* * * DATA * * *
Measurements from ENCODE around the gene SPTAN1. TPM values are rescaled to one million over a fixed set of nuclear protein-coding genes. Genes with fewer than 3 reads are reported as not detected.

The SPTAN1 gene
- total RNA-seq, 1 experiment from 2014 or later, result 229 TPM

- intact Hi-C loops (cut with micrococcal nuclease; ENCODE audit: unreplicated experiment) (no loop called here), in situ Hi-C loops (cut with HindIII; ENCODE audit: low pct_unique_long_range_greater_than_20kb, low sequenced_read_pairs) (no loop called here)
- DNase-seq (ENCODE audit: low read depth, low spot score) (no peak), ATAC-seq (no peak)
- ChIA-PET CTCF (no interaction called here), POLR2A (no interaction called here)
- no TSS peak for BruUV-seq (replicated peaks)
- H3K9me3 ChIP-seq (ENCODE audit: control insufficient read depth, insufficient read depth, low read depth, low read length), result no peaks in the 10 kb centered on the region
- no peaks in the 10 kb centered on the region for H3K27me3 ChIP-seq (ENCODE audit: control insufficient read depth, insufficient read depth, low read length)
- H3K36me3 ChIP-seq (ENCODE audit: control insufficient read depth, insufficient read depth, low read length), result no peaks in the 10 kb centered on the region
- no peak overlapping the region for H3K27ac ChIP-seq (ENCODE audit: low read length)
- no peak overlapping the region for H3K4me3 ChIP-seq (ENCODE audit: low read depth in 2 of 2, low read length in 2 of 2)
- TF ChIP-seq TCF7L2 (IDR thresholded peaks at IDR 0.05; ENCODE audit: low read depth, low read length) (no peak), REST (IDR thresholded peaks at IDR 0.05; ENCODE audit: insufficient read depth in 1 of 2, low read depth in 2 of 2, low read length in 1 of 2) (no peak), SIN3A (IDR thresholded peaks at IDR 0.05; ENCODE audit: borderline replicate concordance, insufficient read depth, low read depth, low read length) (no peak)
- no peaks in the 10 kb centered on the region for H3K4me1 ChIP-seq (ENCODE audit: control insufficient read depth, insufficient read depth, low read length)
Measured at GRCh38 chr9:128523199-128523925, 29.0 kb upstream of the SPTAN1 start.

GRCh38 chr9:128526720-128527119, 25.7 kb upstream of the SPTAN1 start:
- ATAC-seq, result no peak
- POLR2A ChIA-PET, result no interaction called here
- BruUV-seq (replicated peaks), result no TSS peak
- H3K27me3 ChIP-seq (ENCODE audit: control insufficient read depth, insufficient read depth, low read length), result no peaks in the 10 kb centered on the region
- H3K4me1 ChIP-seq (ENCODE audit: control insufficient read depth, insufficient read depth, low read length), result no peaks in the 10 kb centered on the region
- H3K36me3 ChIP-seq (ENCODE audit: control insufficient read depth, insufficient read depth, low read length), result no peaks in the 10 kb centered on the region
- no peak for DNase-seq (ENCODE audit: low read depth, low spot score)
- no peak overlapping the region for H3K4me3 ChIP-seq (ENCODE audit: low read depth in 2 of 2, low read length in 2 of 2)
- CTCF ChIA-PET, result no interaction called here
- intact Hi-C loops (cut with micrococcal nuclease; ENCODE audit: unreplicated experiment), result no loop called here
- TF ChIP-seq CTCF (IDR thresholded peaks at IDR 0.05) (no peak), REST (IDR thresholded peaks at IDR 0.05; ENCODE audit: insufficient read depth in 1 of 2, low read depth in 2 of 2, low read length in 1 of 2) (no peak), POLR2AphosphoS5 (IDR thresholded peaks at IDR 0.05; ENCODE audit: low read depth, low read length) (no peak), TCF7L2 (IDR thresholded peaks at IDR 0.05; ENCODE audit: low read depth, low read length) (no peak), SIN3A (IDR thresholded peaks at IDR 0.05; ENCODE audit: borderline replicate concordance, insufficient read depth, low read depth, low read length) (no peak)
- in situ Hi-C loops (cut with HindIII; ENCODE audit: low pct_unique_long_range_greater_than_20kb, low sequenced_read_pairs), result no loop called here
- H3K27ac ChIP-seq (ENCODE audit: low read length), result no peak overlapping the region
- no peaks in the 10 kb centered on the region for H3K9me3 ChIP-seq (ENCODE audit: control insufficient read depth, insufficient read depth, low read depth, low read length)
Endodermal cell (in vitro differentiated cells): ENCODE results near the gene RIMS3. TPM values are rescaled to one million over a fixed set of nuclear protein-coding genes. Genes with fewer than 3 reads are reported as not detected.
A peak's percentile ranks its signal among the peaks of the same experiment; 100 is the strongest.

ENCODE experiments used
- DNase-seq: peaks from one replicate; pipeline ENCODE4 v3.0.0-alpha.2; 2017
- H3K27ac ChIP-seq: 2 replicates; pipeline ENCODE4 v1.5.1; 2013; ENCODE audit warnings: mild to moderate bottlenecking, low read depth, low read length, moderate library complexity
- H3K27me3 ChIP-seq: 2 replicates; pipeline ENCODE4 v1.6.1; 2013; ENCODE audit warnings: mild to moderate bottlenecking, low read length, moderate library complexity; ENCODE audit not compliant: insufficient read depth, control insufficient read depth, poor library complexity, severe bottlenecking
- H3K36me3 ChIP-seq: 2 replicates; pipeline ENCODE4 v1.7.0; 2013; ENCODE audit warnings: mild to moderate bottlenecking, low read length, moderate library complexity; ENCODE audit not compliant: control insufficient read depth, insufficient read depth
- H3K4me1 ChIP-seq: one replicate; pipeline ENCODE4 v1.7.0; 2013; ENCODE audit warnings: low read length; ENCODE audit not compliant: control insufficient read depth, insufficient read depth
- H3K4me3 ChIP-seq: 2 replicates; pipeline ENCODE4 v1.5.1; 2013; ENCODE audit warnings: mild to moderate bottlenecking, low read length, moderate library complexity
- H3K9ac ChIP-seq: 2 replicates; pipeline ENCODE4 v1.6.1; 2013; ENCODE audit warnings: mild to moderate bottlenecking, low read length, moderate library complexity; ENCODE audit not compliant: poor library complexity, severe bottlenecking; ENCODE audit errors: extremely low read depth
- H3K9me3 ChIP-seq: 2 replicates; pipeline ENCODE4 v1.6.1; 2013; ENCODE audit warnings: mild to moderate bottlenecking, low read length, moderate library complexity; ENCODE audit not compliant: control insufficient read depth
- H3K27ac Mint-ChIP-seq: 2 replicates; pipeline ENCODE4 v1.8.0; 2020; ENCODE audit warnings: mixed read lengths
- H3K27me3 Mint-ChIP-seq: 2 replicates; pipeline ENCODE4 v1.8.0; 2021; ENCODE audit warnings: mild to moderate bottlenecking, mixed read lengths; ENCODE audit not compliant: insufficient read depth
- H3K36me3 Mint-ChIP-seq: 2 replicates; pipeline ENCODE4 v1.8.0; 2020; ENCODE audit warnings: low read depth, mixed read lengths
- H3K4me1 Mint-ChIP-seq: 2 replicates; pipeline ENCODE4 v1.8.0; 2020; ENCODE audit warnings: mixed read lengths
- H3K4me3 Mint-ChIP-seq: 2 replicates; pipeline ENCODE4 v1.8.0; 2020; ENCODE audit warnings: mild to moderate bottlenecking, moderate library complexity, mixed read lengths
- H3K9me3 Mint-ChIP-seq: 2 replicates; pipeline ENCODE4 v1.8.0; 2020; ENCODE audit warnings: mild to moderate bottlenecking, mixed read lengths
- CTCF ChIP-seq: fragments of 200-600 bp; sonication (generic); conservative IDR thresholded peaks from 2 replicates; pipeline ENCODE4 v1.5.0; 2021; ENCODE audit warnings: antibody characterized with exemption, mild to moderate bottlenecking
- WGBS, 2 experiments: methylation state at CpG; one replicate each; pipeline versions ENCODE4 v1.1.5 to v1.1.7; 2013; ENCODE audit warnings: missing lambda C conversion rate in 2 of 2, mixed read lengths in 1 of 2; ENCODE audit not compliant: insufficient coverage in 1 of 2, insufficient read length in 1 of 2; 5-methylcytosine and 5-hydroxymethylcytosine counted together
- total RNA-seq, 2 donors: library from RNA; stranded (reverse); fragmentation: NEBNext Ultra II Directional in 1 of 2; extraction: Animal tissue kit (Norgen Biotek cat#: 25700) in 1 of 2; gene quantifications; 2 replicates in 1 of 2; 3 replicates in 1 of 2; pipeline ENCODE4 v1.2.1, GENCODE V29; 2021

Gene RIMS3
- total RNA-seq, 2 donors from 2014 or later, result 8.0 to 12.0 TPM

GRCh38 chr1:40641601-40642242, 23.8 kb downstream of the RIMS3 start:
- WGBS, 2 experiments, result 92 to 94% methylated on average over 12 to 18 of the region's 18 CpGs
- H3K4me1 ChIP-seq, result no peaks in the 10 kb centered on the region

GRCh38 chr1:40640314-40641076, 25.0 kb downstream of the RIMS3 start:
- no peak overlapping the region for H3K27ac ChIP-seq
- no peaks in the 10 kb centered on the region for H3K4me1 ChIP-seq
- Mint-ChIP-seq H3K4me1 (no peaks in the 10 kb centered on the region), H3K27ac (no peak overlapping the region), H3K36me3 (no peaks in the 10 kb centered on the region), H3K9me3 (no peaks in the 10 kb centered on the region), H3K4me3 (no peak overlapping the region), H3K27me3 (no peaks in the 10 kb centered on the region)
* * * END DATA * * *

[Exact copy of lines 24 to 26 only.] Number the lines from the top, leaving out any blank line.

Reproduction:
- no peak overlapping the region for H3K4me3 ChIP-seq (ENCODE audit: low read depth in 2 of 2, low read length in 2 of 2)
- CTCF ChIA-PET, result no interaction called here
- intact Hi-C loops (cut with micrococcal nuclease; ENCODE audit: unreplicated experiment), result no loop called here